It is amazing how the Torah sometimes subtly relays multiple messages- often even contradictory messages-at once, in order to convey a nuanced approach to crucially important issues.
At the beginning of this week’s Parsha, Hashem commands Moshe to take a census of the Jewish nation, through a half-shekel donation from each individual. Numerous questions are raised by the meforshim regarding the details of this directive- and many beautiful lessons are derived from various aspects of the counting.
Rashi, in Bamidmar 1:1, points out that this counting was obviously not done for the sake of Hashem’s knowledge (as God clearly knows the peoples’ number without actually counting them); but for the sake of the nation itself. Hashem commands the census in order to show His love for every member of the Jewish People. The image that is invoked is of a jeweler, who counts his jewels often because of each jewel’s individual worth- so too, G-d periodically counts His people in order to show How much he values every member of Am Yisrael. On a fundamental level, therefore, the census was designed to instill within each and every member of the nation an inherent sense of their own self-worth; to remind them that in G-d’s eyes, every single person “counts”. In keeping with this theme, some commentaries note that the phrase used by G-d in the commandment concerning the census is “כי תשא”- which literally mean “when you will raise.” The act of counting each member of klal Yisrael was ultimately meant to raise each individual up; to highlight that individual’s uniqueness and importance within the overall Jewish nation.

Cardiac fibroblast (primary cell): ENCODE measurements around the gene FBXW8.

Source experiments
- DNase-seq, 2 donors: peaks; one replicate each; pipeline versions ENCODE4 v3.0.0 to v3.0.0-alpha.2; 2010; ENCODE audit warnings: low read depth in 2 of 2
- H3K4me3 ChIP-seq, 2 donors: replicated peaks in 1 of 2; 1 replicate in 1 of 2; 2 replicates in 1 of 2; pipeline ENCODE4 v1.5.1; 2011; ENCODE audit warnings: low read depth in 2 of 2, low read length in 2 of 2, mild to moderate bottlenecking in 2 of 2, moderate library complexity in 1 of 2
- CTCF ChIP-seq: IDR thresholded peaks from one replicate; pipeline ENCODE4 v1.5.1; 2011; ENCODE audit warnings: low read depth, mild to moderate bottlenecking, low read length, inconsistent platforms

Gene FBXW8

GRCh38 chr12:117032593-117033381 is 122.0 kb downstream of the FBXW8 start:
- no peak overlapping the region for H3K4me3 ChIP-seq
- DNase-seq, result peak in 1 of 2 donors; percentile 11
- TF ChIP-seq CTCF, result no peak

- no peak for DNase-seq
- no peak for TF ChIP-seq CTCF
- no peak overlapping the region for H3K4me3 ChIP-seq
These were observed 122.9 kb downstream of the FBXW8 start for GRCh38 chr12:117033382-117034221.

At the same time, the census conveyed a different, contrasting message as well. Rav Samson Raphael Hirsch comments on the particular manner in which the census was taken- through individual donations of a half shekel towards the building of the mishkan. Why, asks Rav Hirsch, did Hashem specifically command the collection of a half shekel from each participant, as opposed to a full shekel? Rav Hirsch answers that G-d specifically commands the collection of a half-shekel from each person in order to subtly convey the crucial lesson that, alone, no individual is fully complete- only in partnering with others can a person truly become whole.
Among the beautiful messages emerging from this commanded census, therefore, are two lessons that converge to provide a thoughtful and nuanced approach to our place within the Jewish nation and society as a whole. On a basic level, the concept of a national census reminds each and every individual of their own importance and worth- G-d and Judaism cherish the contributions of each individual to the Jewish nation and to the world at large. And yet, embedded within that very crucial message is the added reminder that, as important as each person is; we, alone, are limited in what we can accomplish. Only when we move beyond ourselves and partner with others can we truly reach our potential.